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I don't know how to show this.

Do I assume $G$ acts on $S^{2n}$ by homeomorphisms? Then, since $S^{2n}$ is Hausdorff I'd know $G$ acts freely and properly discontinuously, and since $\pi_1(S^{2n})={1}$ I'd have $\pi_1(X/G)\cong G$. But I'm not sure whether this is useful.

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Why does $S^{2n}$ being Hausdorff imply that $G$ acts freely? Why does $\pi_1(X/G) \cong G$? I don't see how either of your conclusions follow. Anyway, this can be solved by considering the degree of the maps in $G$. –  Carl Apr 24 '12 at 6:11
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Euler characteristic is multiplicative for covers. –  user641 Apr 24 '12 at 6:20
    
Use Lefschetz fixed point theorem, you'll get all fixed-point-free homomorphism from $S^{2n}$ to itself must be orientation reversing. –  Yuchen Liu Apr 24 '12 at 7:58
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Any map $S^{2n}\to S^{2n}$ without fixed points is homotopic to the antipodal map $x\mapsto -x$, and this map has degree $-1$. Since degrees are multiplicative, the only way how all non-$1$ elements of $G$ have degree $-1$ is that there is at most one such element. –  user8268 Apr 24 '12 at 10:02
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2 Answers

(Of course the trivial group acts freely on all spheres! Let's assume $G$ is finite and nontrivial.)

Since $G$ is finite, the action is certainly properly discontinuous, and since the action is given to be free, it follows that the quotient $q: X \rightarrow X/G$ is a finite covering map. Recalling that in any $n$-sheeted covering map $q: X \rightarrow Y$ we have $\chi(X) = n \chi(Y)$ and that the Euler characteristic must be an integer, we are almost done.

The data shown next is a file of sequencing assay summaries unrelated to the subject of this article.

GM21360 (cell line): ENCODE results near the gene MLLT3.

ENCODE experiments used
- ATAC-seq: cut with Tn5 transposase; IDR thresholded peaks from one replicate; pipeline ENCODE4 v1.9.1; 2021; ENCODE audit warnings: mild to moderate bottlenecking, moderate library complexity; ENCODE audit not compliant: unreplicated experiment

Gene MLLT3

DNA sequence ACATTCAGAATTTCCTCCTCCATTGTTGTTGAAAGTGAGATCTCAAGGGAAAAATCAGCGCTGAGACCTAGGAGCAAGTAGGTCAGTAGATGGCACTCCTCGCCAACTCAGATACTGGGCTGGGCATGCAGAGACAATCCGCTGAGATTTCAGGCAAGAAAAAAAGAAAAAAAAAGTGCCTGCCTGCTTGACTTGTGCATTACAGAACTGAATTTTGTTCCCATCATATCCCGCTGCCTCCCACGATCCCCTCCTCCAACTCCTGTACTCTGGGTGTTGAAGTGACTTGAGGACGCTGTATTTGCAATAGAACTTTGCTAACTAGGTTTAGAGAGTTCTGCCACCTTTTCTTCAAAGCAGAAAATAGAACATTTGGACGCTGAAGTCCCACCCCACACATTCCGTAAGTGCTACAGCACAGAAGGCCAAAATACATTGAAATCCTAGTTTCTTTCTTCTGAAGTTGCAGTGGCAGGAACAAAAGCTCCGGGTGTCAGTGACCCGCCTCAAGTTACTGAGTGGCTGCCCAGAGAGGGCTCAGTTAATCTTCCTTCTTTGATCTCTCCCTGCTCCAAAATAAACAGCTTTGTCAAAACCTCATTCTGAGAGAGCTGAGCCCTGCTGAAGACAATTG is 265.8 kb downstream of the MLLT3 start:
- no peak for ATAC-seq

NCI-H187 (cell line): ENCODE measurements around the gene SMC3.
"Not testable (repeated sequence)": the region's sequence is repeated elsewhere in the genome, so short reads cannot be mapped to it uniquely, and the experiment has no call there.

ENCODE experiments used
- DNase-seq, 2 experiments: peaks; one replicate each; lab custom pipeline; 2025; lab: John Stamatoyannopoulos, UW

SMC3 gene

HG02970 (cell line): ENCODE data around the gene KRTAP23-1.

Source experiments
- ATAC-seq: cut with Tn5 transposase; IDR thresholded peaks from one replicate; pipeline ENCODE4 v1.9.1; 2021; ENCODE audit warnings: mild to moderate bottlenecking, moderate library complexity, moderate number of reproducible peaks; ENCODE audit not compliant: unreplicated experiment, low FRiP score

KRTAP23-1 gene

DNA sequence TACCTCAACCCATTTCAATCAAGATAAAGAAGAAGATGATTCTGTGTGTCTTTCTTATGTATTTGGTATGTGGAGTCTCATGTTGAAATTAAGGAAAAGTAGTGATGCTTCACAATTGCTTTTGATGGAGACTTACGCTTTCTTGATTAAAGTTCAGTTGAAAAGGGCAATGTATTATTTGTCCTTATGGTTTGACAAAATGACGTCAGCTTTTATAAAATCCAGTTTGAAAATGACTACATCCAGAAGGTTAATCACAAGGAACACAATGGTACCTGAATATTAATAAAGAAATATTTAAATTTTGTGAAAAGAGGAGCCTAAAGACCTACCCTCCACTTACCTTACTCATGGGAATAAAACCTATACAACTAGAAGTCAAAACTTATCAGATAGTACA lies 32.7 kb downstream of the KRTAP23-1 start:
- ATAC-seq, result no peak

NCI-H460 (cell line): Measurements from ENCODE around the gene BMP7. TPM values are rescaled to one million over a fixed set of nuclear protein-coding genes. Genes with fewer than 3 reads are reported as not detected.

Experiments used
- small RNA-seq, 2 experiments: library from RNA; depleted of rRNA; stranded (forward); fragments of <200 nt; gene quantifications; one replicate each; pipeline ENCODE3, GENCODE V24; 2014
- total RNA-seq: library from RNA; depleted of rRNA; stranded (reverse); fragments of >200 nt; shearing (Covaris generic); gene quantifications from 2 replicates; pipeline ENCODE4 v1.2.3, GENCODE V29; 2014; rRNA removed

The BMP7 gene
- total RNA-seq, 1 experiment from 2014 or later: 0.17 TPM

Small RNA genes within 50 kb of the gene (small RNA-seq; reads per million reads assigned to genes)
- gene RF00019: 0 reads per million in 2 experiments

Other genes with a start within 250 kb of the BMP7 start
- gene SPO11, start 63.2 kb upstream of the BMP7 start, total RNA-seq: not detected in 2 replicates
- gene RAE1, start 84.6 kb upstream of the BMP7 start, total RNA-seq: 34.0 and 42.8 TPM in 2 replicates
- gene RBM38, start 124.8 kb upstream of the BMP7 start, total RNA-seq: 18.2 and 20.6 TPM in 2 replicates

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Note: this expands out Steve D's answer from almost a year ago. The homework assignment was probably due before now! –  Pete L. Clark Mar 20 '13 at 16:11
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Do you know the definition of degree? You can arguing as follows. Suppose a group G act on 2n-sphere. Then there is a homomorphism from G to {1,-1} which sends an element g to the degree of g-action. But if g is not identity, then g(x) is not x, thus the g-action is homotopic to the antipodal map. And in sphere of even dimension, the antipodal map is of degree -1(because it reverse the orientation). Let's see what do we have:(1) a homomorphism p:G->$C_2$; (2)p(g)=-1 if g is not identity. So now you can conclude that G actually has only two element.(So I don't understand why you assume that G is a finite group.)

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This is already covered in the comments above. –  user641 Jan 15 '13 at 15:31
    
I didn't see the comments at first. You can take it as a expand. –  lee Jan 16 '13 at 1:12
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